“There were days I was sitting in my bedroom crying thinking ‘what have I done?’ Many times I wanted to just give up and come home. One day I was thinking ‘nothing is working, the menu isn’t perfect the power doesn’t work, the staff don’t explain the right words to guests.’ Then I thought, ‘stop being a sook’. I went into the restaurant and this girl tapped me on the shoulder and said ‘ma’am, we have travelled six hours to see you. My friend is a huge fan – could you please come and meet her?’ As I walked over she was bawling her eyes out. She was so happy to see me. It was the moment I decided to stop feeling sorry for myself. This journey wasn’t about me anymore. It’s about inspiring young girls, especially in India when there’s not equal opportunities, it’s very male dominated, and girls aren’t given the respect, pay, or roles they deserve.”
With the restaurant settling into a rhythm and attracting a loyal following, Sarah rewarded her staff with a belated Christmas party on 9 January 2019, a new tradition for the Indian team. She spent the afternoon dancing on tables with staff and family, listening to Punjabi music, drinking beers, and giving out Kris Kringle presents. Everyone involved in making the restaurant a success mixed, from management to cleaners. But that’s where the fun ended. As Sarah drove home from the party, she received a phone picture from a friend showing a fire from the beach and her restaurant roof on fire.
“I hadn’t even reached home yet. By the time I turned around and drove back, the whole place was up in flames. It was like a horror movie. I was running towards it, but my staff grabbed me and held me back,” Sarah says. “Someone was clearing the land next door to ours in dry season. The wind lifted the flames and hit the roof in three different spots. In 40 minutes the restaurant was completely engulfed in flames and there was absolutely nothing left. It felt like my lifeline to India had suddenly been cut. It was very emotional. There was a feeling of loss for months.”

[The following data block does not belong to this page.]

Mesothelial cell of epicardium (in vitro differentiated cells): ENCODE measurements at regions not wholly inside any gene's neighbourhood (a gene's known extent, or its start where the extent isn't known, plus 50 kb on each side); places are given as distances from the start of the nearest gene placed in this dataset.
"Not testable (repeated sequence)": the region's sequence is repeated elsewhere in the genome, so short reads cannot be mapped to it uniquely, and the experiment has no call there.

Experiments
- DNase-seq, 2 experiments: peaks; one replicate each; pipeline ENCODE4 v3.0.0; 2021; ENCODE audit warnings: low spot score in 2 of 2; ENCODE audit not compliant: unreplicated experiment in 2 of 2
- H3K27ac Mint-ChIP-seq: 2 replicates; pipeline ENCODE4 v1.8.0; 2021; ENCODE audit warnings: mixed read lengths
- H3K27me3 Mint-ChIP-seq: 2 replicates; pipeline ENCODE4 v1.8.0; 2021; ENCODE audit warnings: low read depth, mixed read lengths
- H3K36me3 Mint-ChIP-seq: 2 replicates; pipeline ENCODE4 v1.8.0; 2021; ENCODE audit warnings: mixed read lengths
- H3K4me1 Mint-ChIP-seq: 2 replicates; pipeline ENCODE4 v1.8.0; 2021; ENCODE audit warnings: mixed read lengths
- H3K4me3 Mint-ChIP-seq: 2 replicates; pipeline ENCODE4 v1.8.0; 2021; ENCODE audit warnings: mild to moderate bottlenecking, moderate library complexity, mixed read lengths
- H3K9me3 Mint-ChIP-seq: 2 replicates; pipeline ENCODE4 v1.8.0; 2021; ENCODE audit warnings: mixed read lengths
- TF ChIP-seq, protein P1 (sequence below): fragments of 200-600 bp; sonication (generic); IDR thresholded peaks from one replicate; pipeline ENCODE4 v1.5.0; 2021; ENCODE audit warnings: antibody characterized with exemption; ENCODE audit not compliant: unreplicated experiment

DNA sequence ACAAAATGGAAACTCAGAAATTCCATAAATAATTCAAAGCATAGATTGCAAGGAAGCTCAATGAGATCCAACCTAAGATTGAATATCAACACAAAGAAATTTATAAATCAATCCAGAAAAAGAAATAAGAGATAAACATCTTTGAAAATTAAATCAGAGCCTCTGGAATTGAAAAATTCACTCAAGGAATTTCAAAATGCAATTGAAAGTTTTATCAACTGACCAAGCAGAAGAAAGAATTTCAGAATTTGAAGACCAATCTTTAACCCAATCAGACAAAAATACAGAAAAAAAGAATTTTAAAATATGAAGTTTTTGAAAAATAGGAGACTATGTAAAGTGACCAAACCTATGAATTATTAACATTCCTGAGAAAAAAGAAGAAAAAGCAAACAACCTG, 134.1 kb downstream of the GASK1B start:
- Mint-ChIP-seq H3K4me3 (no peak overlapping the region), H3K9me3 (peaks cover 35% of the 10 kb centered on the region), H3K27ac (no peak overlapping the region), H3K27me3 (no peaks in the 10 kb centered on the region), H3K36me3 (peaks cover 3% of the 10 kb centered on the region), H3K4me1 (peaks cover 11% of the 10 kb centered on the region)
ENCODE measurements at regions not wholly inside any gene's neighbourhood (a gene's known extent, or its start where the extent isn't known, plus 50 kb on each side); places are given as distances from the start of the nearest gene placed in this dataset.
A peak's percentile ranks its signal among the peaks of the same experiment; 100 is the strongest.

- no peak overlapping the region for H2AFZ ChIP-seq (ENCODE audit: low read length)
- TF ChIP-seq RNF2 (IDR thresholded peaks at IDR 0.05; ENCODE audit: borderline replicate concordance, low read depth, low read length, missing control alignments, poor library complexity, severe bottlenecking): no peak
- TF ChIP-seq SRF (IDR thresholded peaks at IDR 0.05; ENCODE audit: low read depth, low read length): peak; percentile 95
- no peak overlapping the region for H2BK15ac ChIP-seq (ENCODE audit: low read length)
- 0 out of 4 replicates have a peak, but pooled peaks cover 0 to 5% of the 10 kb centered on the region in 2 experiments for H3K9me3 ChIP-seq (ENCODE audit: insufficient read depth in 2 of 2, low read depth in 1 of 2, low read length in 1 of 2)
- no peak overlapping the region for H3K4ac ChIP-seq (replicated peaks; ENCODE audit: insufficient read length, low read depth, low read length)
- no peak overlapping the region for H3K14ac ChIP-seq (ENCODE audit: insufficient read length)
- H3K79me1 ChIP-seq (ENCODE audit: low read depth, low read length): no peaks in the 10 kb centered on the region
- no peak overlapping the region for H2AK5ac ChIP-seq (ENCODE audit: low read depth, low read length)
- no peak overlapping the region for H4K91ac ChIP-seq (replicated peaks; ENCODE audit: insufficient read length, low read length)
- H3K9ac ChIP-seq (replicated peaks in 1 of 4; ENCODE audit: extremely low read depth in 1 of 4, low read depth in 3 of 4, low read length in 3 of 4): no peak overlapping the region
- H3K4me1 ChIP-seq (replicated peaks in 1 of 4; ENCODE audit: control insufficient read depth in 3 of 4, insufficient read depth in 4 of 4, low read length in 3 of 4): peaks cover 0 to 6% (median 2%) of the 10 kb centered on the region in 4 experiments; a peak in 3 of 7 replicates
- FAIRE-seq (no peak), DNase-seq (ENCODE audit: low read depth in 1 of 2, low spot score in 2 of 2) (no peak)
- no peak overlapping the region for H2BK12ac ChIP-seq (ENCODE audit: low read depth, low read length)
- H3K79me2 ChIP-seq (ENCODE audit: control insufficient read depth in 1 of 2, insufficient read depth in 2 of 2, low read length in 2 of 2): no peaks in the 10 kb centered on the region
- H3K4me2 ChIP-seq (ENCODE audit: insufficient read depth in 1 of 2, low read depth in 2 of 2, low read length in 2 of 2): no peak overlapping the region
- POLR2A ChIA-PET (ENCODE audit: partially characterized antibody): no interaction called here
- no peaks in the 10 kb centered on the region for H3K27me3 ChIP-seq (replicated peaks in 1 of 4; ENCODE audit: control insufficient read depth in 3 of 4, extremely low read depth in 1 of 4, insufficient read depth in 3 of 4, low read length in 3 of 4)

Not only was the restaurant entirely gutted by the fire, so was the rest of the street’s restaurant strip, leaving many of the locals unemployed. Despite the huge hit, Sarah says the good news is if you want things to happen fast in India, they can. After assessing the financial and emotional investment of reopening, within four months they were, this time with a fresh look.
While January 2019 is a time Sarah would rather forget, January 2020 is already shaping up to be one of Sarah’s most exciting yet. She will participate in the Australian Open Chef Series along with chefs Donna Hay, Analiese Gregory, and Duangporn Bo Songvisva to offer a premium dining experience to VIP guests.
“The Australian Open is one of the biggest sporting events in Australia. It’s the first grand slam of the year. I’m so exited to create a menu that celebrates Australian and Indian cultures. I’ll take my discoveries of India and infuse them with Australian produce in a light, fresh, and enticing way. It’s my own personal cuisine using native Australian and mostly Victorian produce like sun rock lobster, lamb, nettle, and different native vegetables,” Sarah says.
“It’s a chance to show Australia how I’ve grown, how my cooking style has evolved, and what I’ve learned. I pinch myself to think of where I’ve come from and the position I’m in now. I know both Australia and India will be proud of the menu when it comes out.”
This article appears in FULL in the December 2019 edition of BeanScene. Subscribe HERE.